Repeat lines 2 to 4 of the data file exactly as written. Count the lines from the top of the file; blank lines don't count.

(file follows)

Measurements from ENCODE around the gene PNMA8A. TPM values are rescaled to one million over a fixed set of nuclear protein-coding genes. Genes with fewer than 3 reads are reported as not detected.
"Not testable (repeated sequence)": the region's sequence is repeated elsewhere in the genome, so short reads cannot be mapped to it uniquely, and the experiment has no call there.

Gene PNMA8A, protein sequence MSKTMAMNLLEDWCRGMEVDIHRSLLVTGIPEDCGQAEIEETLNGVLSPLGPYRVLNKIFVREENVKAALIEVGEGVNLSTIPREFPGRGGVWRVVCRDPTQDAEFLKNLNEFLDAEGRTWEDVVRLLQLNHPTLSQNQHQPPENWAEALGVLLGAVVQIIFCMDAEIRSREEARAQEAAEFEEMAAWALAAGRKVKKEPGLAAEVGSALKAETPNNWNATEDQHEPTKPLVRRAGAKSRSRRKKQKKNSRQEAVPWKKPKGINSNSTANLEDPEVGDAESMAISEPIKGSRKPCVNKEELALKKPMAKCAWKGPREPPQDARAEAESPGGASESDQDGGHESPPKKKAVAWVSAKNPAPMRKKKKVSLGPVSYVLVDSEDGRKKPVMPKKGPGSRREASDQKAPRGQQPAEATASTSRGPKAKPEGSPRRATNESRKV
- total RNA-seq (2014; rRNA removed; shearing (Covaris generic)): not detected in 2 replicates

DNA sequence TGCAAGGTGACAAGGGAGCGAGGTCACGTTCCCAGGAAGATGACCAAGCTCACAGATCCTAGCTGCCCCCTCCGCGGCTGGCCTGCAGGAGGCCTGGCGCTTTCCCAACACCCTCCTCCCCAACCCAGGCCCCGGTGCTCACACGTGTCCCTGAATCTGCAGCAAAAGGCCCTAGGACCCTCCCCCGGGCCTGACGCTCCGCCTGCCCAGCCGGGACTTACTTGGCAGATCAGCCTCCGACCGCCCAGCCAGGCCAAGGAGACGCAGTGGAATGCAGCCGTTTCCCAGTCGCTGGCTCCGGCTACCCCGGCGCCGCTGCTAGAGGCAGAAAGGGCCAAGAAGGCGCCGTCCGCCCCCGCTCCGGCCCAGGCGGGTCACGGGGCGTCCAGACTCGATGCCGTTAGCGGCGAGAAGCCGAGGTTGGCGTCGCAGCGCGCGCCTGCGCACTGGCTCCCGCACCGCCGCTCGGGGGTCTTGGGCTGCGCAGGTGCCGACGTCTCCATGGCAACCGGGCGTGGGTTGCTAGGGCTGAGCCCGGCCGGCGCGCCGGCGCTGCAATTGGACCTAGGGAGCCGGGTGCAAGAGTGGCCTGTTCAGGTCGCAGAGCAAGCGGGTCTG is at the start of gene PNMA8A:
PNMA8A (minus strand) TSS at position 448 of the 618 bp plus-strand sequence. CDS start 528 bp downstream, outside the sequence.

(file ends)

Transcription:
"Not testable (repeated sequence)": the region's sequence is repeated elsewhere in the genome, so short reads cannot be mapped to it uniquely, and the experiment has no call there.

Gene PNMA8A, protein sequence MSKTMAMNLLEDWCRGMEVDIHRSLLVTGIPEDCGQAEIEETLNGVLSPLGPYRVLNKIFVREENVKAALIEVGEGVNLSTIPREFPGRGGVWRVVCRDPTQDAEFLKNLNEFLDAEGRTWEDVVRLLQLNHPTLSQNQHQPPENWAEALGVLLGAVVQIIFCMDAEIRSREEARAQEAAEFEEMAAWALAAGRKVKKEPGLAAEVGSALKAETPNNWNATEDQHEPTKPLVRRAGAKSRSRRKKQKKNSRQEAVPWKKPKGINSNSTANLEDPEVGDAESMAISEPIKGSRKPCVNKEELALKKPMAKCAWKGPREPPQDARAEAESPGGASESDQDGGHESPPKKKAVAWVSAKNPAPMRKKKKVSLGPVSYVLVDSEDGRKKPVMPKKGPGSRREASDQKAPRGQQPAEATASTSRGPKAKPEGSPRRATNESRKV
- total RNA-seq (2014; rRNA removed; shearing (Covaris generic)): not detected in 2 replicates